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Abnormal Psychology

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by

Andrew Cantrell

on 16 December 2013

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Transcript of Abnormal Psychology

What is Abnormal?
Psychological disorder
: a “harmful dysfunction” in which behavior is judged to be atypical, disturbing, maladaptive, and unjustifiable
more important areas of
daily life
History of Mental Illness
Causes of Mental Illness
Describes
Common Language
Comprehensive guidelines.
Psychoanalytic
Evolutionary
Cognitive
abnormal behavior results from internal conflict in the unconscious stemming from early childhood traumas
Perspective
Behavioral
Approach
abnormal behavior consists of maladaptive responses learned through reinforcement of the wrong kinds of behavior
Humanist
abnormal behavior results from conditions of worth society places upon the individual, which cause a poor self-concept
sees abnormal behavior as coming from irrational and illogical perceptions and belief systems
Approach
Psychology
consider mental disorders as harmful evolutionary dysfunctions that occur when evolved psychological mechanisms do not perform their naturally selected functions effectively
Biological
Perspective
explains abnormal behavior as the result of neurochemical and/or hormonal imbalances, genetic predispositions, structural damage to the brain, or faulty processing of information in the brain
There are 2 Types
Neurotic
Psychotic
Anxiety Disorders
Class of psychological disorders characterized by excessive or inappropriate tension, apprehension, and worry. They were called neuroses in earlier diagnostic manuals.
Symptoms
Mood
Physical
Cognitiv
e
Phobias
an irrational or excessive fear of an object or situation
Social
Specific
Agoraphobia
Anxiety disorder in which chronic and persistent symptoms of anxiety develop in response to an extreme physical or psychological trauma
PTSD
3 Symptoms
Panic Disorder
Generalized Anxiety Disorder (GAD)
Obsessive Compulsive Disorder (OCD)
repeated episodes of sheer terror (panic attacks)
continually tense and apprehensive
unwanted
repetitive thoughts (obsessions) and/o
r actions (compulsions)
Symptoms
nagging thoughts, unable to control
repetitive behaviors and rituals.
Assessment 1
1. What is the DSM-IV? How do psychologists use it?
2. What are the advantages and disadvantages of categorizing people by the DSM-IV?
3. What are the 6 causes/explanations for
mental illness? Which one do you agree
most with and why?
Assessment 2
1. What is anxiety? When is it normal? Abnormal?
2. Give two examples of anxiety disorders.
3. What is a panic attack??

Phobias
Dissociative and Somatoform Disorders.
class of disorders involving changes in consciousness, memory, or self-identity that fracture the continuity or "wholeness" of an individual’s personality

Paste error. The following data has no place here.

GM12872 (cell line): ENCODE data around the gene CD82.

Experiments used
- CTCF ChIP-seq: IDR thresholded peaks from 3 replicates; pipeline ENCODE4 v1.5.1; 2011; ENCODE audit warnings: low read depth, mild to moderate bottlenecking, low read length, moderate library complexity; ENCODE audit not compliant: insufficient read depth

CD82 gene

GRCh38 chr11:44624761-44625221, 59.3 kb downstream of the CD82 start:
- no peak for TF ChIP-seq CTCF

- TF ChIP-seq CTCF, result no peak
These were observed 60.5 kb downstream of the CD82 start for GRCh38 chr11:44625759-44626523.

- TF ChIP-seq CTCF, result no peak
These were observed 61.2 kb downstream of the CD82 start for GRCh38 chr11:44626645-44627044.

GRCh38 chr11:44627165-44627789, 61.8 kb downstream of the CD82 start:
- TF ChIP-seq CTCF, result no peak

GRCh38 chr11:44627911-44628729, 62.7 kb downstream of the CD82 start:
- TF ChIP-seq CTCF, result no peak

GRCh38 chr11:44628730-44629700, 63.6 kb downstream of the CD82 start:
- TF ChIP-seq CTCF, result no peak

Dissociative Identity Disorder (DID)
:
characterized by the appearance of multiple personalities in the same individual
multiple personality or split personality
Women tend to have 15+ identities;
Men average around 8
Somatoform disorder:

class of psychological disorders involving physical ailments or complaints that cannot be explained by organic causes
Body dysmorphic disorder -

the affected person is excessively concerned about and preoccupied by a perceived defect in his or her physical features (body image).
Hypochondriasis:

disorder in which there is unrealistic concern that one’s physical complaints are signs of underlying serious illness
Schizophrenia:
A Different Reality
a severe and chronic psychological disorder characterized by disturbances in thinking, perception, emotions, and behavior
Ever wonder what it's like to experience the world like a schizophrenic?
Symptoms:
Hallucinations
:

false sensory perceptions
Delusions:

erroneous beliefs that are maintained even when compelling evidence to the contrary is presented
Negative symptom:

behavioral deficits associated with schizophrenia such as withdrawal, isolation, or apathy
Disorganized schizophrenia:
Incoherent speech, inappropriate mood, hallucinations and delusions.
Make no sense when they talk and act in a very bizarre way that is inappropriate for the situation
Paranoid schizophrenia:

Characterized by the appearance of delusional thinking accompanied by frequent auditory hallucinations
Most common subtype of schizophrenia
Characterized by delusions of grandeur, persecution, and reference
Catatonic schizophrenia:

subtype characterized by bizarre movements postures, or grimaces
Disordered movement patterns, sometimes immobile stupor, or frenzied and excited behaviors
Sufferers might remain in one position, becoming “statues” with waxy flexibility
A pattern of
behavioral and psychological
symptoms

that
causes
significant personal distress,
impairs the ability to function in
one or
Common obsessions: concern with dirt, germs, or toxins; something terrible will happen; symmetry, order, or exactness
Common compulsions: excessive hand washing, tooth brushing, or grooming; repeating rituals; checking doors, locks, appliances, and homework
Full transcript